IRS Releases Opportunity Zone Guidelines, Asks For Help Finalizing Them
The Trump administration published a 74-page document Friday outlining what it called "proposed regulations that provide guidance" on the portion of the tax law passed at the end of 2017 that created Qualified Opportunity Zones for tax breaks to investors in those areas.
No timeline was set for when the guidelines would be finalized, but public comments are being accepted online and by mail ahead of a public hearing scheduled for Jan. 10. Several sections of the document solicit suggestions on how to further clarify the program, suggesting a document still very much in progress.
Among the proposals is a provision allowing for individual members of a partnership to invest their own capital gains into an opportunity zone should the partnership as a whole choose not to do so.
The six-month window for investors to elect to defer capital gains by placing them in a Qualified Opportunity Fund was among the most closely watched elements of the original bill, and the new proposal solicits suggestions for possible exceptions to that rule. Once funds have been placed in an opportunity fund, they can remain in that fund for 30 months, as long as a plan for investment exists and can be audited by the IRS, the Wall Street Journal reports.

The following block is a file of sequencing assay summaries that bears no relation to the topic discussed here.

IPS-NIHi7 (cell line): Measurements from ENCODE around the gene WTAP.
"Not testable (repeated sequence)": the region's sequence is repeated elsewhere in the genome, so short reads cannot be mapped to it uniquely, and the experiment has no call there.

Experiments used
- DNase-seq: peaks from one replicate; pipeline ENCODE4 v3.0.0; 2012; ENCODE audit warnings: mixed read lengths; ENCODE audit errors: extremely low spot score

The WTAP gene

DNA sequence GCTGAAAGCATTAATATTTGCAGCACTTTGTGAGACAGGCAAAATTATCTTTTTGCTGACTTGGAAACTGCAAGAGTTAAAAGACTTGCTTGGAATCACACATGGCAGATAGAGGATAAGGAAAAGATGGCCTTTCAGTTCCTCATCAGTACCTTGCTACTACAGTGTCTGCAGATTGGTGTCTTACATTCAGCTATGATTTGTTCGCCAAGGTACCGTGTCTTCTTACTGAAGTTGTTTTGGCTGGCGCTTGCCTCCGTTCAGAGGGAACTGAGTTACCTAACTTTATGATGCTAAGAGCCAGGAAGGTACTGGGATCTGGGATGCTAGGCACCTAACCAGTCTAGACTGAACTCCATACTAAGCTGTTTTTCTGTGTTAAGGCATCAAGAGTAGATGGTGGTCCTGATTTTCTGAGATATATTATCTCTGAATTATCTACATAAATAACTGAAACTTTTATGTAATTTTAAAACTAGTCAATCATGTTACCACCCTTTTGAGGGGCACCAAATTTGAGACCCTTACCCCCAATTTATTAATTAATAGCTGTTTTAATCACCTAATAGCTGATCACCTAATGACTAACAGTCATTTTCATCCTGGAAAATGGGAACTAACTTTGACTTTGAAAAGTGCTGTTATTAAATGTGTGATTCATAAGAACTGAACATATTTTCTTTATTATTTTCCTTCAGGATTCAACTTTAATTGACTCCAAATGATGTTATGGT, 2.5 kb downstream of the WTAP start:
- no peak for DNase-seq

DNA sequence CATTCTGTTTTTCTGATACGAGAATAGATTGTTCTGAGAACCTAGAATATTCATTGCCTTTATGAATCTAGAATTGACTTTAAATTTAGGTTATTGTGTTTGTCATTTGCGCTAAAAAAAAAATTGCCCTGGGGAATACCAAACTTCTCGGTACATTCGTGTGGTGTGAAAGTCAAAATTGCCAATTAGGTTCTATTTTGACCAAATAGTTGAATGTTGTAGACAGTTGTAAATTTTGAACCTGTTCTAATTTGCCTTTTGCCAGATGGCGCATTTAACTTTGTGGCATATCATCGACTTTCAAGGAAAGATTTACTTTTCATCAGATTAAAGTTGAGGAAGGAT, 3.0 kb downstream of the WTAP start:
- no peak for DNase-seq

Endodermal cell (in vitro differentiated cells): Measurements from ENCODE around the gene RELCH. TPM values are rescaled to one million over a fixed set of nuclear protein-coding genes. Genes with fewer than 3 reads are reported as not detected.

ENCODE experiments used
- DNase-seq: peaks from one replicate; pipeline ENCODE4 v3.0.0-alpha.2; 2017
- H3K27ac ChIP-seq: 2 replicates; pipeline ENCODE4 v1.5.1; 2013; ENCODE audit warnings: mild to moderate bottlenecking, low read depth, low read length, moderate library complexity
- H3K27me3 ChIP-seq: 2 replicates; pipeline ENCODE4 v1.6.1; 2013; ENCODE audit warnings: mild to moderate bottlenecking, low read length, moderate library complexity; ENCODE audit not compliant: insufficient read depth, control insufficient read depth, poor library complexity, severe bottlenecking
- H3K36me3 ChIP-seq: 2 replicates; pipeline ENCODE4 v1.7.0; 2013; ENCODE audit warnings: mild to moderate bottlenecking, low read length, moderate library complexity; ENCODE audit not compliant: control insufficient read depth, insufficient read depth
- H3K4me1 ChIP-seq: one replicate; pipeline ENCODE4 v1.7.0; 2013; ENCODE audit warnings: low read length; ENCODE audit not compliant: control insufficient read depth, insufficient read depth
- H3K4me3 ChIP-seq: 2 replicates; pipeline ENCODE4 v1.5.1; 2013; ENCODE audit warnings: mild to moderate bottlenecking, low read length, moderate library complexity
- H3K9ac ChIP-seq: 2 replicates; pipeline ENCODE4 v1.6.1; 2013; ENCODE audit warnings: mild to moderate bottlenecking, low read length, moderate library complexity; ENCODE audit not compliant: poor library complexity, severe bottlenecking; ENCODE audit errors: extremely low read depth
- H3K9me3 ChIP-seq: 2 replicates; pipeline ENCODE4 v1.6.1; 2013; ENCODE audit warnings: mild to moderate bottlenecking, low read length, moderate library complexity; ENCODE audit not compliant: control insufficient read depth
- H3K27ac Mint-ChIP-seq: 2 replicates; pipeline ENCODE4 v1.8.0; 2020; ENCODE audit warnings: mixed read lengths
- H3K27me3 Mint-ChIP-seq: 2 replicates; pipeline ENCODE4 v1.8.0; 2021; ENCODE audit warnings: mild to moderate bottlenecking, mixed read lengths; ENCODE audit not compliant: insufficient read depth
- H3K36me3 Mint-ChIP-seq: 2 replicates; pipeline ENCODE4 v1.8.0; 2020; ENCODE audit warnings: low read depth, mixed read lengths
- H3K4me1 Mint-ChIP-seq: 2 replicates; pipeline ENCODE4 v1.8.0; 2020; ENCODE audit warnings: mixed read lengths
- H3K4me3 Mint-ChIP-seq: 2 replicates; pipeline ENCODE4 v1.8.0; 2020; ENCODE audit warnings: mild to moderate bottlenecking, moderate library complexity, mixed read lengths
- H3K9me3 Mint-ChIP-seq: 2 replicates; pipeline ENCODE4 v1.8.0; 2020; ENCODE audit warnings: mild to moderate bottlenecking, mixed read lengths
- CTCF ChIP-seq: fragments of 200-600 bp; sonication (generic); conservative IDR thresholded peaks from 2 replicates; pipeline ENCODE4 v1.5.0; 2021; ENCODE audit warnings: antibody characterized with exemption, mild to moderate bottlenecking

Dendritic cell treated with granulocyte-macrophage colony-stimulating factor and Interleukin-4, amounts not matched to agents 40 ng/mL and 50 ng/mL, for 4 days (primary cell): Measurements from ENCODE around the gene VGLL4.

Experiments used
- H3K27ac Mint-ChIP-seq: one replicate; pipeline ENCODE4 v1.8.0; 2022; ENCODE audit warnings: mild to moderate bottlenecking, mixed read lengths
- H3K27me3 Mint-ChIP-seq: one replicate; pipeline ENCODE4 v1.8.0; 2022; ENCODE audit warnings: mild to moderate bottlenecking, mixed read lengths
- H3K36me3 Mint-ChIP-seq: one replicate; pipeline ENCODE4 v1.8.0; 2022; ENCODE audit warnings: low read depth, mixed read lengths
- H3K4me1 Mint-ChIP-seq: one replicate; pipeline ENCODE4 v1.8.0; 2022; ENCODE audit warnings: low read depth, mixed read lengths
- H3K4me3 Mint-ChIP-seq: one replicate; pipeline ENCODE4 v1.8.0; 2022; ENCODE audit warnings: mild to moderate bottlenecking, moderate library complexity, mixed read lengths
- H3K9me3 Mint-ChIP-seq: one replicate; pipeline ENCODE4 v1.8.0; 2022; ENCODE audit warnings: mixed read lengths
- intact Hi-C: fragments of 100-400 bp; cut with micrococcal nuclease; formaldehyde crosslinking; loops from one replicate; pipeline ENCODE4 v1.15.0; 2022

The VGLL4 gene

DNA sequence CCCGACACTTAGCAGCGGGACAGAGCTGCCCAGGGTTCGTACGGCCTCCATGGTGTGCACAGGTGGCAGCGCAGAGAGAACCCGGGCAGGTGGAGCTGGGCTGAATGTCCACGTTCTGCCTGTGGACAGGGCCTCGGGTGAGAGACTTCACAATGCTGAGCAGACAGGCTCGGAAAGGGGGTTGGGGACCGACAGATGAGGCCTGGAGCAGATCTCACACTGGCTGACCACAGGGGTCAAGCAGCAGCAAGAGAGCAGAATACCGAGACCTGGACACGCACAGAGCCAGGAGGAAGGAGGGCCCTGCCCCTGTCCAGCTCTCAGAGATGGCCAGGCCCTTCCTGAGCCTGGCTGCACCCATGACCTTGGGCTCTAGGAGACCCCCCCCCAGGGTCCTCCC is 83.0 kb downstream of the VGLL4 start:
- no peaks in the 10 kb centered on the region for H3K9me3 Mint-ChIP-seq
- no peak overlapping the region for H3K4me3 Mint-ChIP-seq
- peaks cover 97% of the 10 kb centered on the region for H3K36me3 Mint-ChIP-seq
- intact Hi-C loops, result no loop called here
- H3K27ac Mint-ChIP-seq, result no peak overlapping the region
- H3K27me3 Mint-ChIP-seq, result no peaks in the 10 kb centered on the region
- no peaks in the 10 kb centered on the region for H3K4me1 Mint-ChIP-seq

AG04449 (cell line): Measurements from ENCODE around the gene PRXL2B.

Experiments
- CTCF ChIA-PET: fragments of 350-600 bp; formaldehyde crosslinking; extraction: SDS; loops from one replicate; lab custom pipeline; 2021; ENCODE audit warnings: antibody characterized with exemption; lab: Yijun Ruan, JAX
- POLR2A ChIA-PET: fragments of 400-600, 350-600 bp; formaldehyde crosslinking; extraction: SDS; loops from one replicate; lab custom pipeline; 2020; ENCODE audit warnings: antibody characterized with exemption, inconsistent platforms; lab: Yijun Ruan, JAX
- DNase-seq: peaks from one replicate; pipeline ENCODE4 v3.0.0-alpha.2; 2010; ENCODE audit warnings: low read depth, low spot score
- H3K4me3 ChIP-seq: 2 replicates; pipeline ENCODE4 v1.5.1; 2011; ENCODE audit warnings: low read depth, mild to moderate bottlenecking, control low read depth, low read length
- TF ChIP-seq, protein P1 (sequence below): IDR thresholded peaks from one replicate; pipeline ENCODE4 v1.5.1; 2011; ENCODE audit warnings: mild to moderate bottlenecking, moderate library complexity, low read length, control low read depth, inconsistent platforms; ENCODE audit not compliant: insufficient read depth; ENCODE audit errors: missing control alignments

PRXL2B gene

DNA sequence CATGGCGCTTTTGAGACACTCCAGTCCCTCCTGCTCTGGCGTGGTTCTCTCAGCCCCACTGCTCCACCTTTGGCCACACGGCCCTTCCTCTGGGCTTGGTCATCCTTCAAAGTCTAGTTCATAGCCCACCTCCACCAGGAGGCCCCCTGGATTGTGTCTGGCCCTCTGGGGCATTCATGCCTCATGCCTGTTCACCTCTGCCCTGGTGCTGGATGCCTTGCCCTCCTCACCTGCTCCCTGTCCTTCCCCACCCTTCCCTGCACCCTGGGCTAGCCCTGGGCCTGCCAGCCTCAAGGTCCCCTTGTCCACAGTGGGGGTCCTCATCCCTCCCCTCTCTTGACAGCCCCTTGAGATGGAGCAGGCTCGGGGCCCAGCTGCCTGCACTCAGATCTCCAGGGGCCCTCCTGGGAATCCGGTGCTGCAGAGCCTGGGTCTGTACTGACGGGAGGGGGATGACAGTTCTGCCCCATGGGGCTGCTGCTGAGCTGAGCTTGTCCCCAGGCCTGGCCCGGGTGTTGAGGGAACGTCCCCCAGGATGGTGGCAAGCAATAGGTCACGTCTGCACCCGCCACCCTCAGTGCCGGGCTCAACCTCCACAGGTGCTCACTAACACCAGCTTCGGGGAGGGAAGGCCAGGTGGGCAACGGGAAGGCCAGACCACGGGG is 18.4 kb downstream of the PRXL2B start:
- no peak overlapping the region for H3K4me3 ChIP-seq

The question of time frame has become crucial due to the delayed release of these guidelines, which were initially projected to be made public over the summer. Some investors have already launched opportunity funds ahead of any clarification of the guidelines, and for any capital gains invested in those funds, the clock is already ticking.
The law allows businesses operating within opportunity zones some tax breaks of their own, and the new proposals state that as long as 70% of a business' property sits within an opportunity zone, it can still receive the tax breaks, the WSJ reports. As yet, the proposals do not include requirements for hiring of opportunity zone residents or specific restrictions on what sort of businesses can qualify, according to the WSJ.